Bang for the Buck

Discussion in 'Digital Photography' started by Michael K. Davis, Jun 18, 2004.

  1. Hi!

    Have a look at this MS-Excel spreadsheet:

    This spreadsheet attempts to grade several digicams and DSLRs in terms of their print sizes at 300 dpi, Depth of Field available at the aperture where diffraction would prevent us from achieving a print resolution of 5 lp/mm (the equivalent of 300 dpi), and the number of available stops that are larger than that camera's aperture at which diffraction prevents 5 lp/mm. A composite score that's independent of street price is calculated, as well as a composite score vs. street price (a bang-for-the-buck ratin
    g, if you will).

    For example, the Nikon Coolpix 8700 has a 300 dpi print width of 10.88 inches - just a wee bit larger (more desirable) than the Canon EOS 300D's 300 dpi print width of 10.24 inches. But the Coolpix 8700 can not actually achieve 5 lp/mm in its 300 dpi print if it stops down below f/4.7, thanks to diffraction's Airy disks reaching a diameter greater than 0.2 mm in the final print (the reciprocal of 5 lp/mm).

    But the Canon EOS 300D, thanks to its larger, lower density sensor, can deliver 5 lp/mm at any aperture wider than or equal to that had at f/12.9.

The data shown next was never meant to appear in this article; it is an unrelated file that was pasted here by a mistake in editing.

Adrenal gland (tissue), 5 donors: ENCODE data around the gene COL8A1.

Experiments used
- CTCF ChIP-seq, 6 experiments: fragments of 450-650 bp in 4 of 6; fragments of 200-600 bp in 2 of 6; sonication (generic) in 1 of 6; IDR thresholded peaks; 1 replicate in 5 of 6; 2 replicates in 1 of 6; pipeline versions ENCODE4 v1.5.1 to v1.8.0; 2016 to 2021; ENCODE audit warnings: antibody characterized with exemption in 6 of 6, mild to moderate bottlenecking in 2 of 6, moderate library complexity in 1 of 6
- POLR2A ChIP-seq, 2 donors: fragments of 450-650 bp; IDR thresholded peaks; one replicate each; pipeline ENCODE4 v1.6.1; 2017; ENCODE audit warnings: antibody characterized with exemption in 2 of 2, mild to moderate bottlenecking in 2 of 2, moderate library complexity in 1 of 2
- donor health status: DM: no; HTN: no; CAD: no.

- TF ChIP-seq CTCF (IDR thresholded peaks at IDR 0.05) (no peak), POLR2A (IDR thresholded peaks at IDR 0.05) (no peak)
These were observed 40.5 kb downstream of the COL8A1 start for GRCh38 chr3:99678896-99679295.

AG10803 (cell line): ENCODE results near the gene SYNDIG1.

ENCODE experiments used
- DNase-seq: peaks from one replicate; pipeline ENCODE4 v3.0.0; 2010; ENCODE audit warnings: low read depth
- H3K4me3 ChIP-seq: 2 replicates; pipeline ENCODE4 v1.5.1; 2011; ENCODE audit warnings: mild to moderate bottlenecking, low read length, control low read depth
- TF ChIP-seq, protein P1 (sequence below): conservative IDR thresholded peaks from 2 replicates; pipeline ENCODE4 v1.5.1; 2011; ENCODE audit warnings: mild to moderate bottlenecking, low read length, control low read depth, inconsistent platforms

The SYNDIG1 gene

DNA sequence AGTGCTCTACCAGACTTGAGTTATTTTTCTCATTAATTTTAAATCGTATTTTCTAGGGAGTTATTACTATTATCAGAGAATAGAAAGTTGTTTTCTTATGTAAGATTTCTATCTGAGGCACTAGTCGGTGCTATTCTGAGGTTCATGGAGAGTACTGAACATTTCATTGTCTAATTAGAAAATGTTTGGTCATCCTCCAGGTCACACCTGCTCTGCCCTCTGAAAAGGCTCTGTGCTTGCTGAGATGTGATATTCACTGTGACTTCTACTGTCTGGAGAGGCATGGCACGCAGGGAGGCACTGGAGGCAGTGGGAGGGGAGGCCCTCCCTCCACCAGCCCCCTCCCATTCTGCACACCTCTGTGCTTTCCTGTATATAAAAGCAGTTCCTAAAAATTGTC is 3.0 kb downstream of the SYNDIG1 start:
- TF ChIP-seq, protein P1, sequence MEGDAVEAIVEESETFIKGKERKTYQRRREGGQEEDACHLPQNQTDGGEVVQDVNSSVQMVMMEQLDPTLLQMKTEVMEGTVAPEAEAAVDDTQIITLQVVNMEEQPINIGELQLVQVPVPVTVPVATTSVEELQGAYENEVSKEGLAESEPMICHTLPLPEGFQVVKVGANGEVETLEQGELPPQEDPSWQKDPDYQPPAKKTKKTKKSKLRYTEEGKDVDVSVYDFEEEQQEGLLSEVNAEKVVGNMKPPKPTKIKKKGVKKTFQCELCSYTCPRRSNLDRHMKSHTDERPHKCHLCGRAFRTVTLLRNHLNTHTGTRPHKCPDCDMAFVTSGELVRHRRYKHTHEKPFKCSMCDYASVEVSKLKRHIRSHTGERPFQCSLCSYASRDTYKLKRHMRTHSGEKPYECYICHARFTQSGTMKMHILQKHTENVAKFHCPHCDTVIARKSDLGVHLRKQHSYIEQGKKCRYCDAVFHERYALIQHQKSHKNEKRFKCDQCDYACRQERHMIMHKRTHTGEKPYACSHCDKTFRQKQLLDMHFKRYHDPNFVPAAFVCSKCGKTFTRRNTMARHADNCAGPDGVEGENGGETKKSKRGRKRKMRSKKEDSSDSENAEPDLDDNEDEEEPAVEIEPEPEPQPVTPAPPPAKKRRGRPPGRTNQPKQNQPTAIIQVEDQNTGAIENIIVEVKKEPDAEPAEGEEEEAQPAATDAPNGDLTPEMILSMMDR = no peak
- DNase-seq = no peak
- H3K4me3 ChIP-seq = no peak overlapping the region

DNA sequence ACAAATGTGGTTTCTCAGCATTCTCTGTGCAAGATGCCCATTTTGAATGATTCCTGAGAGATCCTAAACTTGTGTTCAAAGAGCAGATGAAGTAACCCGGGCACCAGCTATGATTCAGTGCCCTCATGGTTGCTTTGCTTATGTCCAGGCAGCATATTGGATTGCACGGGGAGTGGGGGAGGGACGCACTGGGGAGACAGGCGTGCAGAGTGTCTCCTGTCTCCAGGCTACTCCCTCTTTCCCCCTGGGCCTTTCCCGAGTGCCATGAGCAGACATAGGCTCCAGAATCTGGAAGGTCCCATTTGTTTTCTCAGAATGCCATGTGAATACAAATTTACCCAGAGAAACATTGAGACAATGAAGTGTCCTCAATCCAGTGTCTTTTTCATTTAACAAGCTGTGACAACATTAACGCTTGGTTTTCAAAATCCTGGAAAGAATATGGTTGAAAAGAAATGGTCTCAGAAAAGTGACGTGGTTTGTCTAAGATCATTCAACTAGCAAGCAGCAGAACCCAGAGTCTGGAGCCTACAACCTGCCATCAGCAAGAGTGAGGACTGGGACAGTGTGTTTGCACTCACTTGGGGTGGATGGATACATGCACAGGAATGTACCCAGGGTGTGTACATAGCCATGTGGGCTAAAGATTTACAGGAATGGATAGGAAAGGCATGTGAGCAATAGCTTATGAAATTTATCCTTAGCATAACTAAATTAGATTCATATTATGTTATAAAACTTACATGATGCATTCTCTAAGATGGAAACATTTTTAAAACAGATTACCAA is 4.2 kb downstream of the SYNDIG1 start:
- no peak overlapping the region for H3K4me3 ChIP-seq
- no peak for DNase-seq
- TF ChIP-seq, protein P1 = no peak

So, to maintain 5 lp/mm resolution in a 10.5 inch print, the Coolpix 8700 user must avoid stopping down below f/4.7, but the EOS 300D user can go all the way to f/12.9.

    The maximum aperture will vary from lens to lens with DSLRs, but hey, there's a huge difference between a camera that can deliver 5 lp/mm resolution to a ten and half inch print with only a couple of stops to play with, versus one that allows you the freedom of several stops.

    Let me know when the digicams with pixel densities in excess of 300 pixels per inch are equipped with superfast lenses. To enjoy the range of available diffraction-free stops (4 and 1/3 stops) offered by an f/2.8 lens mounted on the Canon EOS 300D, the Nikon Coolpix 8700 sensor would have to be companioned to an f/1.0 lens. To match the available stops of an EOS 300D's f/1.4 lens, the Coolpix 8700 would have to open up to f/0.5 lens.

    How much higher can they raise the pixel densities without giving us faster lenses too? Answer: They can keep raising the densities until the majority of buyers realize their images are being degraded by diffraction.

    I don't want faster lenses for tiny, high-density sensors. There's a limit to how much resolution can be delivered at even f/1.0. Incorporating variable neutral density filters to provide additional diffraction-free "stops" isn't the solution either. I want bigger, lower density sensors, made more affordable by mass production.

    Mike Davis

    Michael K. Davis, Jun 18, 2004
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